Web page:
Bouchercon II

One question that kept popping up in Baltimore: when does The Bellini Card come out in the US?

Simple: next March. It’s got a gorgeous cover – I just saw it last week in NYC – and it is spotlessly proofed, too. The catalogue says:


Istanbul, 1840: the new sultan, Abdulmecid, has heard a rumor

that Bellini’s vanished masterpiece—a portrait of Mehmed the

Conqueror—may have resurfaced in Venice. Yashim, our eunuch

detective, is promptly sent to investigate, but—aware that the

sultan’s advisers are against any extravagant repurchase of the

painting—decides to deploy his disempowered Polish ambassa-

dor friend, Palewski, to visit Venice in his stead. Palewski arrives

in disguise in down-at-the-heel Venice, where a killer is at large,

as dealers, faded aristocrats, and other unknown factions seek to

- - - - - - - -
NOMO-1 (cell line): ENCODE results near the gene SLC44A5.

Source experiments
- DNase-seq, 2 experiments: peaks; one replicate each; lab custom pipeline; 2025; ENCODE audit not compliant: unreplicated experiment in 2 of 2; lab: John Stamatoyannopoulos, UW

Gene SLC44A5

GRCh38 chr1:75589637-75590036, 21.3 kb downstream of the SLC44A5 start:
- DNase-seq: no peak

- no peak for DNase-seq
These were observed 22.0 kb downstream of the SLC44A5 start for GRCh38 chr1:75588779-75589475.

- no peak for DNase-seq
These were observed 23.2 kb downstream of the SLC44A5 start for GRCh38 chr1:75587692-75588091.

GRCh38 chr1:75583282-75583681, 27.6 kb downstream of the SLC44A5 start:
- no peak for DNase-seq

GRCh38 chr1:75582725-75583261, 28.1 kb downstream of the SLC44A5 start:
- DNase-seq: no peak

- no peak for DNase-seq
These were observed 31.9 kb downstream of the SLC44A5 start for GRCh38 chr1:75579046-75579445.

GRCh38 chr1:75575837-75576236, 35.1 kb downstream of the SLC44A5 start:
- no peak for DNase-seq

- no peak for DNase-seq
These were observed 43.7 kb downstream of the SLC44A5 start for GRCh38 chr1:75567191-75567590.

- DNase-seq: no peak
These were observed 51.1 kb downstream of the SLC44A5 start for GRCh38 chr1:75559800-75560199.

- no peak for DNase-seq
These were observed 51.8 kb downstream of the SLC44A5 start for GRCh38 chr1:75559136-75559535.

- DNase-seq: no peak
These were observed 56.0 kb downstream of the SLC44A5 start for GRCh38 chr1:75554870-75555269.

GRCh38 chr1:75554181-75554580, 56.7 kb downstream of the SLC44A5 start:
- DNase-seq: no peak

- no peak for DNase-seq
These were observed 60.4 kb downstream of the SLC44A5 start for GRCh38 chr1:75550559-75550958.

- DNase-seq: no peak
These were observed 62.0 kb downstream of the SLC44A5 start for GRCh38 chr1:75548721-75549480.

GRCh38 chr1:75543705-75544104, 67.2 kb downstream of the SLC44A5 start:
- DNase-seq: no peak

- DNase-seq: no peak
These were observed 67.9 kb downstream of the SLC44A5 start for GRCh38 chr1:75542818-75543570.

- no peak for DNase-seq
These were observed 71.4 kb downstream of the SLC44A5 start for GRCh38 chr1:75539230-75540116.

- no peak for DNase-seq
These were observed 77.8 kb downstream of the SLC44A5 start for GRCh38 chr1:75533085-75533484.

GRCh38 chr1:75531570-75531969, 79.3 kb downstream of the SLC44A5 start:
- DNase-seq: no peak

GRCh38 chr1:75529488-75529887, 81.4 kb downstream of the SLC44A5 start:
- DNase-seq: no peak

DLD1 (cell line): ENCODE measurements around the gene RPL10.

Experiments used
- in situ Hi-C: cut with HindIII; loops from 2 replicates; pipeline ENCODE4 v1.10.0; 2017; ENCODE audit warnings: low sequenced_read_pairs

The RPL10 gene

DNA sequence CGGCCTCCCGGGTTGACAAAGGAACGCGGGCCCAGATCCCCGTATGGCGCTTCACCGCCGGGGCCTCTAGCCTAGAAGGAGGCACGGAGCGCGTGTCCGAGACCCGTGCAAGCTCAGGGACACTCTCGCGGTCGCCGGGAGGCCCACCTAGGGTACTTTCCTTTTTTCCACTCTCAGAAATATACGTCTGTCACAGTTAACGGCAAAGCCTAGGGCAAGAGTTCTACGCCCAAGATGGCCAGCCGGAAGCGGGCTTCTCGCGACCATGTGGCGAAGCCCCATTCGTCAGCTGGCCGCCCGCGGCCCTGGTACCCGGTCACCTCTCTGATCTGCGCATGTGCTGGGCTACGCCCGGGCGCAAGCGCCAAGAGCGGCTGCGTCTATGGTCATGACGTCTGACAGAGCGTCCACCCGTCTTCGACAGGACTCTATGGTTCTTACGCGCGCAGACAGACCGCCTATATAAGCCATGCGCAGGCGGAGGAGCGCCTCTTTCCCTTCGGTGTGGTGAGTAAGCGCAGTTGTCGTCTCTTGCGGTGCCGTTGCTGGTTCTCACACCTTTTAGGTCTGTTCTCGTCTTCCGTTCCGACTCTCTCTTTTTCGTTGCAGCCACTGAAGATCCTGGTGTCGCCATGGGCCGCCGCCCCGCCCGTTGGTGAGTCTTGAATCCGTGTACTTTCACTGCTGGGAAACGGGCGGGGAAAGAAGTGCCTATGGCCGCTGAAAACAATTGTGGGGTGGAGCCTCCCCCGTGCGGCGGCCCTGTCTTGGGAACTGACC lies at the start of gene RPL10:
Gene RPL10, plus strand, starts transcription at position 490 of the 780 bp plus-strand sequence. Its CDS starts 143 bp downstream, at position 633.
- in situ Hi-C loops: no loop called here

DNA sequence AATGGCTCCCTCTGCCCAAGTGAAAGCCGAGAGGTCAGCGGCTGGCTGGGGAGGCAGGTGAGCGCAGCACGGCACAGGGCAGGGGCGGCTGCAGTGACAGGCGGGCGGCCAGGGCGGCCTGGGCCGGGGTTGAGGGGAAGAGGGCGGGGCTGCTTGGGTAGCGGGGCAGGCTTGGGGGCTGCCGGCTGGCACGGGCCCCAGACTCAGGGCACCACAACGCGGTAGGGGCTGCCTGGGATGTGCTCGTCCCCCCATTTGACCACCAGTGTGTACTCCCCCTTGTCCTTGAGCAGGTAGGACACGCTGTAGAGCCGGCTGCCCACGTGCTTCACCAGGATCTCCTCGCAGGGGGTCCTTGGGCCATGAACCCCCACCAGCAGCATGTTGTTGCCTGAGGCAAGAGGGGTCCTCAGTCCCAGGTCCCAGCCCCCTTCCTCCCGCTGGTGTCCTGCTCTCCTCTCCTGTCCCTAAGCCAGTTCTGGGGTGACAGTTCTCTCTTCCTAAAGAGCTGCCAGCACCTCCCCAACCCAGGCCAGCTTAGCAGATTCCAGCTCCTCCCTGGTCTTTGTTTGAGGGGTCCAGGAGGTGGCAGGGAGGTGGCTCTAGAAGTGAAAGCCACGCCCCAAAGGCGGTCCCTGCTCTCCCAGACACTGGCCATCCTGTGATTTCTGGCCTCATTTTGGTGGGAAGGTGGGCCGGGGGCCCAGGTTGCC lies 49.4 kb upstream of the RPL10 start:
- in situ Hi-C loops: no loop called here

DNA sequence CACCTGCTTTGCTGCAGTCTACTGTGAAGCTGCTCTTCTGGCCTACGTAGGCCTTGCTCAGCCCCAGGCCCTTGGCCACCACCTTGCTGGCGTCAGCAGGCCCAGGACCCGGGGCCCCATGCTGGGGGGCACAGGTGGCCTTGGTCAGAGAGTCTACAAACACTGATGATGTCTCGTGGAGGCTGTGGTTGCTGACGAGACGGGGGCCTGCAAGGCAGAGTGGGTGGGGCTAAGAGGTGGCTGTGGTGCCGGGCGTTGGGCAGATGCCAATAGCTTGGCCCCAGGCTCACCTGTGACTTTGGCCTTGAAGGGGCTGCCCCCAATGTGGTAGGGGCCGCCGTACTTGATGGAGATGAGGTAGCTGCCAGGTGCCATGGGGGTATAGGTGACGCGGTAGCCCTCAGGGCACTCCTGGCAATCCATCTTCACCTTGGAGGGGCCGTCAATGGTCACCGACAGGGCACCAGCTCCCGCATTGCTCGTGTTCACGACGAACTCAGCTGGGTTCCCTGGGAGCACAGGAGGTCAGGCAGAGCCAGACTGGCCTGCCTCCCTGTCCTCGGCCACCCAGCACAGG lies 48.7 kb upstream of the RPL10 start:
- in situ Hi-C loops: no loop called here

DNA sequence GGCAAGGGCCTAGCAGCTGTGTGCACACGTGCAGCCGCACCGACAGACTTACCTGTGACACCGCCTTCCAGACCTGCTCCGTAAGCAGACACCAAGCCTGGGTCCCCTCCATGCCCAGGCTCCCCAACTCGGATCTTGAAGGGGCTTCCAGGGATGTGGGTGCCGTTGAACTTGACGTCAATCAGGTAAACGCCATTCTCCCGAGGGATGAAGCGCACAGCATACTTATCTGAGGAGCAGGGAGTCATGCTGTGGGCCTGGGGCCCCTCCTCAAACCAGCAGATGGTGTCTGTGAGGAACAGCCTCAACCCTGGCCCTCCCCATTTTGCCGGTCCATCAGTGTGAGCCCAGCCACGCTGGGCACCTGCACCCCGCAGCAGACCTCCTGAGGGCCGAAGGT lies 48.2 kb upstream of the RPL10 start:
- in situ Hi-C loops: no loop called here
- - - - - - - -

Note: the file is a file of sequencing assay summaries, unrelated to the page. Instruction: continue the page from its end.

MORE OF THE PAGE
uncover the whereabouts of the missing Bellini.

But is it the Bellini itself that endangers all, or something asso-

ciated with its original loss? And how is it that all of the killer’s

victims are somehow tied to the alluring Contessa d’Aspi d’Istria?

Will the Austrians unmask Palewski, or will the killer find him first?

Only Yashim can uncover the truth to the manifold mysteries.

Jason Goodwin’s first Yashim mystery, The Janissary Tree, brought

home the Edgar Award for Best Novel. His second, The Snake Stone,

more than lived up to expectations. In The New York Times Book

Review, Marilyn Stasio hailed it as “a magic carpet ride to the most

exotic place on earth.” Now, in The Bellini Card, Jason Goodwin

takes us back into his “intelligent, gorgeous and evocative” (In-

dependent on Sunday) world, as dazzling as a hall of mirrors and

utterly compelling. 


In the meantime, there’s the paperback of The Snake Stone, just out from Picador. 


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